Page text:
Dominican Baseball at Quisqueya Stadium

Tigres vs Liones ticket

The season opener for Dominican baseball at Quisqueya Stadium had it all. Action, fans, color, music, non-stop noise, and the best empanadas in town. The music grew louder as we walked from the parking lot to the SW front of the stadium. By the time we reached the security guards, who briefly searched bags, the music was so loud we couldn’t carry on a conversation. Parking was only about 100 pesos and tickets were 450, which came to about $11 for a really good time.

The National Anthem

The National Anthem

The National Anthem

At game time of 7:15, both teams lined up facing the Dominican Republic flag pictured on the jumbotron in preparation for the national anthem, “Quisqueyanos Valientes.” The song is martial in nature with a very beautiful melody line requiring a rather large vocal range. The male soloist for the night sang a capella and kept his pitch for all four verses—which is notable. A very enjoyable performance.

Listen to “Quisqueyanos Valientes”

“Quisqueyanos Valientes” has been sung as the national anthem since 1883, but was not signed into law until 1934.  Quisqueyanos is the indigenous term for people living on the island. While some scholarship disputes whether the word is actually Arawak Taino in origin, the term Quisqueya is popularly thought to have originated prior to the use of the Spanish term for the island, Hispaniola.

Tigres vs. Liones

Quisqueya Stadium

Quisqueya Stadium

The two big rival teams in the DR were playing against each other. The Tigres wore blue and so did their fans. The Liones wore red, as did their fans. The Tigres in blue seemed to be considered the “home” team for the night, because they had a mascot wearing a blue costume and a cat-like head who came out and did a few dance steps and jigged around a bit. In addition, half a dozen girls in skin-tight silver pants with form-fitting blue tops danced on top of the Tigres’ dug-out. The Liones’ mascot and dancing girls weren’t there for the opening game. Not sure why.

Empanadas at the game

Empanadas at the game

I’ve heard some people claim that a baseball game is as entertaining as watching paint dry. But the same thing could probably be said of any sport or musical event. It just depends on what constitutes entertainment for you. I thought the Tigres and Liones rivalry was worth all kinds of energetic shouting. By the top of the seventh inning the score was tied 3-3. That obviously means the teams are equally talented, so it was going to be a tight win.

Covering the field!

The forecast was “partly cloudy with a 20% chance of rain” so that means good weather, right? Nope. In the middle of the 7th it began to pour. I’d never seen how they cover the grass with a huge tarp before. Quite a beautiful maneuver, actually. The fans seated under the open sky left the stands, while those of us under the awning waited out the rain.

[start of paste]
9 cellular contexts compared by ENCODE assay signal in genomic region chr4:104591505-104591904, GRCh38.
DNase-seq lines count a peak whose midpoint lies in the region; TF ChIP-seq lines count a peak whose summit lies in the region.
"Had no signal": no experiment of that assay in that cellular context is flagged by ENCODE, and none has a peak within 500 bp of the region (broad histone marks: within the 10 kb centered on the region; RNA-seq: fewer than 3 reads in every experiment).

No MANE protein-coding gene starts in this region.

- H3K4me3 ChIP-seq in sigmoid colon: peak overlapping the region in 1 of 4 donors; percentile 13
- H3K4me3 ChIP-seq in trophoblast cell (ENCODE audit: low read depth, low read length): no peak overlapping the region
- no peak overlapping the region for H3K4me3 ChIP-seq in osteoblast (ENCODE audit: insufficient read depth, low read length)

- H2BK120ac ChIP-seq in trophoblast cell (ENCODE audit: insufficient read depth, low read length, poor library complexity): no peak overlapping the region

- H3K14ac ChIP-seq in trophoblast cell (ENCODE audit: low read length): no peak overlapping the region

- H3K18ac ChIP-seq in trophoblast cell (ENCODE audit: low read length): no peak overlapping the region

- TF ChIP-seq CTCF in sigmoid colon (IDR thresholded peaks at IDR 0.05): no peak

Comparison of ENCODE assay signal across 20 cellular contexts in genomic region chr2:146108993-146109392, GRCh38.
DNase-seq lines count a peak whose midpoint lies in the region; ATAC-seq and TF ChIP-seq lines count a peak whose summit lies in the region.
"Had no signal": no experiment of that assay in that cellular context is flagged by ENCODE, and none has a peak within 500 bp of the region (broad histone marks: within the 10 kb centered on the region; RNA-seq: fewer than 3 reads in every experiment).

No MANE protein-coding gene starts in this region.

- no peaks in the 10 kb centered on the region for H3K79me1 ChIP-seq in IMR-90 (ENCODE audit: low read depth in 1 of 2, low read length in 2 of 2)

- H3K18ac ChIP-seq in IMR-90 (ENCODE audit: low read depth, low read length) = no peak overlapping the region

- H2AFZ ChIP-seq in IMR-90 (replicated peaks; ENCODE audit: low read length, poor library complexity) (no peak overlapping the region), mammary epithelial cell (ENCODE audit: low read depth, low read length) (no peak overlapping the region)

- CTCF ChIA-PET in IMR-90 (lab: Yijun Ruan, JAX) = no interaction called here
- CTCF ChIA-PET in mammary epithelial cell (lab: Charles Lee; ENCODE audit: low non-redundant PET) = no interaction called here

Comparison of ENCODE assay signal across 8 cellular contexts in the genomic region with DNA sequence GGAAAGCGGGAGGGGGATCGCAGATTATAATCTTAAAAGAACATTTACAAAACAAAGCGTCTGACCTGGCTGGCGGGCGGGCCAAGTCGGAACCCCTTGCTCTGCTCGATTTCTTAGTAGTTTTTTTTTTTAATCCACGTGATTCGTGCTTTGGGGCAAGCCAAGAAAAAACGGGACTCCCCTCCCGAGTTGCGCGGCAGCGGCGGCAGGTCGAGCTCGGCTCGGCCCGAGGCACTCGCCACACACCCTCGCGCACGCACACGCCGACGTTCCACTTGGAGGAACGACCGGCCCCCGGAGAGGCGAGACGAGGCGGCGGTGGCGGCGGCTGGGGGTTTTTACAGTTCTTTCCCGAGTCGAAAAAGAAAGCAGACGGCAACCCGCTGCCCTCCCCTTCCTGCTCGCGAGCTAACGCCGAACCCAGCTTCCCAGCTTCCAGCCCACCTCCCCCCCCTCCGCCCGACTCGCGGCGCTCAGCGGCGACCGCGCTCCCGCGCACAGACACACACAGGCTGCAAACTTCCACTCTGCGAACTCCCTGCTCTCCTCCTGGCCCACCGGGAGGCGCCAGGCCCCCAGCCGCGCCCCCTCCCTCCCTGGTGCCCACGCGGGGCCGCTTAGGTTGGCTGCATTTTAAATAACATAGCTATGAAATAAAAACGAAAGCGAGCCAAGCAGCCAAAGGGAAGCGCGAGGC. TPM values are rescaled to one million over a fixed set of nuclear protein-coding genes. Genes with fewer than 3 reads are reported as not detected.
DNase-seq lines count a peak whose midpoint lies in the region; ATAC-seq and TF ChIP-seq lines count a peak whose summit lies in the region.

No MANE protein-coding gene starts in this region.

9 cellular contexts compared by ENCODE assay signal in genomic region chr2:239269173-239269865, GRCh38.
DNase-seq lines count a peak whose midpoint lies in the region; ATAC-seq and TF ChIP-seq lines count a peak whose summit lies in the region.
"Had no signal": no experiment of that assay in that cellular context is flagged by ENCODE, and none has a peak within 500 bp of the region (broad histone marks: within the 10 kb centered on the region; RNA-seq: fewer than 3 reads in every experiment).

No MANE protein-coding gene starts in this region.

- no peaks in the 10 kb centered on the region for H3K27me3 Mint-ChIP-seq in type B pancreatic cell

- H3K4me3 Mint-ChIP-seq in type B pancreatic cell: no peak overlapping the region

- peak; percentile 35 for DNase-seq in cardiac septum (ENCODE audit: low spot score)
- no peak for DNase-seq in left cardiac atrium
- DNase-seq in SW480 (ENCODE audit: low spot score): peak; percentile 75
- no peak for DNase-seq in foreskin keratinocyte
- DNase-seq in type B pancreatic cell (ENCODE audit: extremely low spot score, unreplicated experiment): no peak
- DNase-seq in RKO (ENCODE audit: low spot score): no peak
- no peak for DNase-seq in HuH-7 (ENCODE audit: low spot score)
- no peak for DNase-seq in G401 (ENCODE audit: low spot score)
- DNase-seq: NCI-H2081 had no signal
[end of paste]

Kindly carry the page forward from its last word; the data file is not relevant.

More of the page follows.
Game rained out

Game rained out

They kept the music playing. Very soon, the Dominicans were dancing in the aisles and I loved it. But half an hour later it was raining even harder, so we left. I heard the score was called at 3-3, which seems like a very equitable solution for rival teams in a small country.

The Dominican MLB Greats

All-time Great Dominican Players in the Major Leagues

All-time Great Dominican Players in the Major Leagues

The history of baseball in the Dominican Republic is worth some study. How does it happen that one particular sport becomes elevated so that every little boy plays it in the street hoping to be picked up by a buscone, signed to a team, and make it into the Major Leagues?

MLB Academies in the DR

Virtually every team (all thirty of them) has an academy in the DR for training talent. Many began recruiting on the island as early as the 1980s. Most teams have beautiful new state of the art campuses in the Boca Chica area. English is one subject that they all teach in addition to the baseball regimen. Here’s some nighttime photos I took of several.

For an interesting article that discusses the role of buscones, go to “MBAs Study Baseball in the Dominican Republic.” One issue it develops: What is the role of the approx. 3,000 buscones in the DR (unofficial agents who scout for players, take them in at age 13, and train them until the boys can sign a contract at age 16)? Exploitative or Helpful?

For more information you might read “Major League baseball academies thrive in the Dominican Republic.”

I plan to visit the baseball museum in Boca Chica the next time I’m in the area. It’s called Sala de Exhibicion MLB, or in other words, the Dominican Major League Baseball Memorabilia Center. Apparently it’s housed in the BHD bank building right on highway #3.

4 thoughts on “Dominican Baseball at Quisqueya Stadium

  1. Your baseball experience was fun and interesting to read. You will have many stories to tell your grandkids when you get back home. I’m staying busy as ever with visiting teaching, yard work and home duties. Dale has good days and not so good days. He calls it his new normal. Ezra and Lorelei love their new bikes. Lorelei is really getting quite good at it. Ezra is making himself a winter hat on my round frame with pegs. I think I will get some orange and blue yarn so he can make a Broncos one. We enjoy your letters. Thanks for including us.





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